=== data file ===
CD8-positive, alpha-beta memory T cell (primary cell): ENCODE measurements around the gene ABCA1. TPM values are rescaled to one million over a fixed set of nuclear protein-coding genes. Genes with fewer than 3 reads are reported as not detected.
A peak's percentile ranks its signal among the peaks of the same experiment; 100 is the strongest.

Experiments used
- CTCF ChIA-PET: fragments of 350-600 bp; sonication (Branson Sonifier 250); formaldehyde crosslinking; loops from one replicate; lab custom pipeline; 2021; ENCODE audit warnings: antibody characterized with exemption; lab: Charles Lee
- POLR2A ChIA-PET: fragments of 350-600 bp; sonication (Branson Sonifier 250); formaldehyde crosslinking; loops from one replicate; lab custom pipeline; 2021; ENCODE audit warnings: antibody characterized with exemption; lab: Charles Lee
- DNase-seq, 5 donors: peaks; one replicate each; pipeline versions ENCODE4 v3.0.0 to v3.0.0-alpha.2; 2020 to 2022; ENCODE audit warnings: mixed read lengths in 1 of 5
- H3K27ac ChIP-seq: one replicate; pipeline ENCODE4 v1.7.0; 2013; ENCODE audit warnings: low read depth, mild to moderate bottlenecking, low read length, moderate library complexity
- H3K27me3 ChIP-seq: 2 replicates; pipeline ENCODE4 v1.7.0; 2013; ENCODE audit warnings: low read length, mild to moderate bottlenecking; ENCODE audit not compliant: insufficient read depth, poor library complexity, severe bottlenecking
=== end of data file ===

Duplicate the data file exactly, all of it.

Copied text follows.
CD8-positive, alpha-beta memory T cell (primary cell): ENCODE measurements around the gene ABCA1. TPM values are rescaled to one million over a fixed set of nuclear protein-coding genes. Genes with fewer than 3 reads are reported as not detected.
A peak's percentile ranks its signal among the peaks of the same experiment; 100 is the strongest.

Experiments used
- CTCF ChIA-PET: fragments of 350-600 bp; sonication (Branson Sonifier 250); formaldehyde crosslinking; loops from one replicate; lab custom pipeline; 2021; ENCODE audit warnings: antibody characterized with exemption; lab: Charles Lee
- POLR2A ChIA-PET: fragments of 350-600 bp; sonication (Branson Sonifier 250); formaldehyde crosslinking; loops from one replicate; lab custom pipeline; 2021; ENCODE audit warnings: antibody characterized with exemption; lab: Charles Lee
- DNase-seq, 5 donors: peaks; one replicate each; pipeline versions ENCODE4 v3.0.0 to v3.0.0-alpha.2; 2020 to 2022; ENCODE audit warnings: mixed read lengths in 1 of 5
- H3K27ac ChIP-seq: one replicate; pipeline ENCODE4 v1.7.0; 2013; ENCODE audit warnings: low read depth, mild to moderate bottlenecking, low read length, moderate library complexity
- H3K27me3 ChIP-seq: 2 replicates; pipeline ENCODE4 v1.7.0; 2013; ENCODE audit warnings: low read length, mild to moderate bottlenecking; ENCODE audit not compliant: insufficient read depth, poor library complexity, severe bottlenecking